YONGIN, South Korea — Hyundai Mobis Co. may be Hyundai Motor Co.'s biggest auto parts supplier, but that didn't help it win early inroads with Hyundai in a critical field.
Rival South Korean supplier Mando Corp. beat Mobis in supplying the automaker with a driver-assistance system that bundles several semi-autonomous technologies that are all the rage today. The Hyundai Motor Group even awarded Mando a prize for the technology in 2016.
Mobis, by contrast, is just this year delivering its first driver-assist system to Hyundai.
Stung by the slow start, Hyundai Mobis now wants to leapfrog from fast follower to leader.
To kick the effort into higher gear, Mobis CEO Lim Young-deuk has for the first time tapped a non-Korean to head the company's rapidly expanding Driver Assistance Systems division responsible for autonomous driving. It is part of an urgent campaign to infuse the unit with more expertise and money.
Gregory Baratoff was recruited from Germany's Continental AG and became the new vice president for driver-assist technology in July 2017. The American engineer is a computer vision specialist who began his career at Daimler AG doing augmented reality, then moved to Siemens VDO to work on cameras for driving-assist systems. Continental bought Siemens VDO in 2007.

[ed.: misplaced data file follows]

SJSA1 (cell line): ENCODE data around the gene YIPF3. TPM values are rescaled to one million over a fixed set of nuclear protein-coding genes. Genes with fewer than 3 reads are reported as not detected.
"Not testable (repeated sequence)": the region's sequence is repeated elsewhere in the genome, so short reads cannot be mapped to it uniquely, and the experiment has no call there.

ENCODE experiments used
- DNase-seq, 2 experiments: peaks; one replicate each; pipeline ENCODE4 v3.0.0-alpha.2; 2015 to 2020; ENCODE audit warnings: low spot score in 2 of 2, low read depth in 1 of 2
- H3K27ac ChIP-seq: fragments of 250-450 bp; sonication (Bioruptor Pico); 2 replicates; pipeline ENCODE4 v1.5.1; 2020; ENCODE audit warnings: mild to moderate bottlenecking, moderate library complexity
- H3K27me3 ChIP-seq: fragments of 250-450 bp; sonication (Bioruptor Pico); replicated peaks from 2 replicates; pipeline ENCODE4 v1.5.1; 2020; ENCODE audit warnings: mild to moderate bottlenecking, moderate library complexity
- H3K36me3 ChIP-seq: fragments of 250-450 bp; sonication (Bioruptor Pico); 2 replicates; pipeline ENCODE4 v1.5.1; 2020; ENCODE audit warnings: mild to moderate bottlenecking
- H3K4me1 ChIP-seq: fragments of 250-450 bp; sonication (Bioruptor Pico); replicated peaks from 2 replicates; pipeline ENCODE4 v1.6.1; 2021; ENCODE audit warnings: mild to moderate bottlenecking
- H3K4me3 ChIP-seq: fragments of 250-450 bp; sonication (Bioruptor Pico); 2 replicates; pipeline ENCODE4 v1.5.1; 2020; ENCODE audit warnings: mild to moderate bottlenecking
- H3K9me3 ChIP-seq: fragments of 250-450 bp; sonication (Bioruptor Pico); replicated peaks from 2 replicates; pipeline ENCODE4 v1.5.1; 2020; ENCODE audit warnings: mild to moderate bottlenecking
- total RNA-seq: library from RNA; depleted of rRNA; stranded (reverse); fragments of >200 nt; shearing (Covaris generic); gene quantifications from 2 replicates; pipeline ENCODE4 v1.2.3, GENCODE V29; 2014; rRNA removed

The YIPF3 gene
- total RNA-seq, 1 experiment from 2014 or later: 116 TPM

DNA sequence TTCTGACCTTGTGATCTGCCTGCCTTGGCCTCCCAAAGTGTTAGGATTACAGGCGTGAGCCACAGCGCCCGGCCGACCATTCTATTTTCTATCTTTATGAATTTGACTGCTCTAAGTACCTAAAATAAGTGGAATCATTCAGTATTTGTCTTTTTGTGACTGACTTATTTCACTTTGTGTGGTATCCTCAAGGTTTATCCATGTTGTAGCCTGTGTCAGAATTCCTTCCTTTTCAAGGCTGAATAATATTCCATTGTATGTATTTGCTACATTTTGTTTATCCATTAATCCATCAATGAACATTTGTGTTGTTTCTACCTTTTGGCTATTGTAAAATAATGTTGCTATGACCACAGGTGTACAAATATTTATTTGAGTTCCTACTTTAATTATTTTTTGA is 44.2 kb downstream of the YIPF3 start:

Baratoff's first priority is to quickly ramp up spending in autonomous driving technology.
A soaring investment is needed to play catch-up in the race for Level 3 and Level 4 autonomous driving systems, Baratoff said. If Mobis keeps investing at its current levels, leaders such as Continental or even Mando will always be in the lead.
"To put it simply, by 2021 we want to catch up, and by 2025 we want to lead," the soft-spoken Baratoff said in an interview at Mobis' global r&d center outside Seoul. "We may have high growth rates, but we're starting lower and maybe later than others."